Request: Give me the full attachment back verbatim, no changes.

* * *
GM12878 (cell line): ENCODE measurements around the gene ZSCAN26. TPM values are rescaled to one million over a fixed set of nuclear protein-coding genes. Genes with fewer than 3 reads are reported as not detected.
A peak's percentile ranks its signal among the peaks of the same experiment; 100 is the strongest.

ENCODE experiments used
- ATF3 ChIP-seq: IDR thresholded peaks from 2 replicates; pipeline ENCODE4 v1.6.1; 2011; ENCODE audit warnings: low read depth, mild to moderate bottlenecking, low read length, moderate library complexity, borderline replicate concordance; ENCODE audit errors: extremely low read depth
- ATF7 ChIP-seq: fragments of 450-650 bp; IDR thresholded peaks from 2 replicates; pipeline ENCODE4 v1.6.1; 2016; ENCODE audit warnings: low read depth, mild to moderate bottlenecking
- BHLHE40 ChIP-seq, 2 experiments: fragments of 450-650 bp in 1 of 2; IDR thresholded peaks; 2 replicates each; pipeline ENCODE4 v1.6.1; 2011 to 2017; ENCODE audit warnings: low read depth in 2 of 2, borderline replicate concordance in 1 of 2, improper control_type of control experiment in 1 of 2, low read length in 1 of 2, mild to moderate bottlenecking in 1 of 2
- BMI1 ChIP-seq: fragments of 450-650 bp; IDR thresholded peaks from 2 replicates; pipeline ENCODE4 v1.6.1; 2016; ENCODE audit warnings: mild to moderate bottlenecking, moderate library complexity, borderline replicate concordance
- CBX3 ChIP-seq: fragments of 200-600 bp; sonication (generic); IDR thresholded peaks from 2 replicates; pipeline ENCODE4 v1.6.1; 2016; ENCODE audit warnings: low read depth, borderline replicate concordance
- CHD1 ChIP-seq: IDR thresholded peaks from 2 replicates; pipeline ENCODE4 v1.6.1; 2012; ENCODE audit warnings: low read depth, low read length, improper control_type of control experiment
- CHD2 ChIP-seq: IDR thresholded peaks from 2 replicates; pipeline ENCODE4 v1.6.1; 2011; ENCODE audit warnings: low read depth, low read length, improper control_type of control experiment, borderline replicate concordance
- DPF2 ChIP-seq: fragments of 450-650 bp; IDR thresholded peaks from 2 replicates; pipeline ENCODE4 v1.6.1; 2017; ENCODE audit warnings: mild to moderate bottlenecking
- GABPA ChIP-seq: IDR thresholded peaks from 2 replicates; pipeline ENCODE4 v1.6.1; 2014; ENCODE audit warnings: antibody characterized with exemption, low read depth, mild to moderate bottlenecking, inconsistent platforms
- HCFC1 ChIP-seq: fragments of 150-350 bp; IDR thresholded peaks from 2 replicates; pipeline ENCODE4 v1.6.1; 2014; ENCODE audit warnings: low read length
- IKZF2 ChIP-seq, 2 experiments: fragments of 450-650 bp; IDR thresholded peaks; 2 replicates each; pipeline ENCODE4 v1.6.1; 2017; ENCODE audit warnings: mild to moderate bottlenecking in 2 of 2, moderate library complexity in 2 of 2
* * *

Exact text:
GM12878 (cell line): ENCODE measurements around the gene ZSCAN26. TPM values are rescaled to one million over a fixed set of nuclear protein-coding genes. Genes with fewer than 3 reads are reported as not detected.
A peak's percentile ranks its signal among the peaks of the same experiment; 100 is the strongest.

ENCODE experiments used
- ATF3 ChIP-seq: IDR thresholded peaks from 2 replicates; pipeline ENCODE4 v1.6.1; 2011; ENCODE audit warnings: low read depth, mild to moderate bottlenecking, low read length, moderate library complexity, borderline replicate concordance; ENCODE audit errors: extremely low read depth
- ATF7 ChIP-seq: fragments of 450-650 bp; IDR thresholded peaks from 2 replicates; pipeline ENCODE4 v1.6.1; 2016; ENCODE audit warnings: low read depth, mild to moderate bottlenecking
- BHLHE40 ChIP-seq, 2 experiments: fragments of 450-650 bp in 1 of 2; IDR thresholded peaks; 2 replicates each; pipeline ENCODE4 v1.6.1; 2011 to 2017; ENCODE audit warnings: low read depth in 2 of 2, borderline replicate concordance in 1 of 2, improper control_type of control experiment in 1 of 2, low read length in 1 of 2, mild to moderate bottlenecking in 1 of 2
- BMI1 ChIP-seq: fragments of 450-650 bp; IDR thresholded peaks from 2 replicates; pipeline ENCODE4 v1.6.1; 2016; ENCODE audit warnings: mild to moderate bottlenecking, moderate library complexity, borderline replicate concordance
- CBX3 ChIP-seq: fragments of 200-600 bp; sonication (generic); IDR thresholded peaks from 2 replicates; pipeline ENCODE4 v1.6.1; 2016; ENCODE audit warnings: low read depth, borderline replicate concordance
- CHD1 ChIP-seq: IDR thresholded peaks from 2 replicates; pipeline ENCODE4 v1.6.1; 2012; ENCODE audit warnings: low read depth, low read length, improper control_type of control experiment
- CHD2 ChIP-seq: IDR thresholded peaks from 2 replicates; pipeline ENCODE4 v1.6.1; 2011; ENCODE audit warnings: low read depth, low read length, improper control_type of control experiment, borderline replicate concordance
- DPF2 ChIP-seq: fragments of 450-650 bp; IDR thresholded peaks from 2 replicates; pipeline ENCODE4 v1.6.1; 2017; ENCODE audit warnings: mild to moderate bottlenecking
- GABPA ChIP-seq: IDR thresholded peaks from 2 replicates; pipeline ENCODE4 v1.6.1; 2014; ENCODE audit warnings: antibody characterized with exemption, low read depth, mild to moderate bottlenecking, inconsistent platforms
- HCFC1 ChIP-seq: fragments of 150-350 bp; IDR thresholded peaks from 2 replicates; pipeline ENCODE4 v1.6.1; 2014; ENCODE audit warnings: low read length
- IKZF2 ChIP-seq, 2 experiments: fragments of 450-650 bp; IDR thresholded peaks; 2 replicates each; pipeline ENCODE4 v1.6.1; 2017; ENCODE audit warnings: mild to moderate bottlenecking in 2 of 2, moderate library complexity in 2 of 2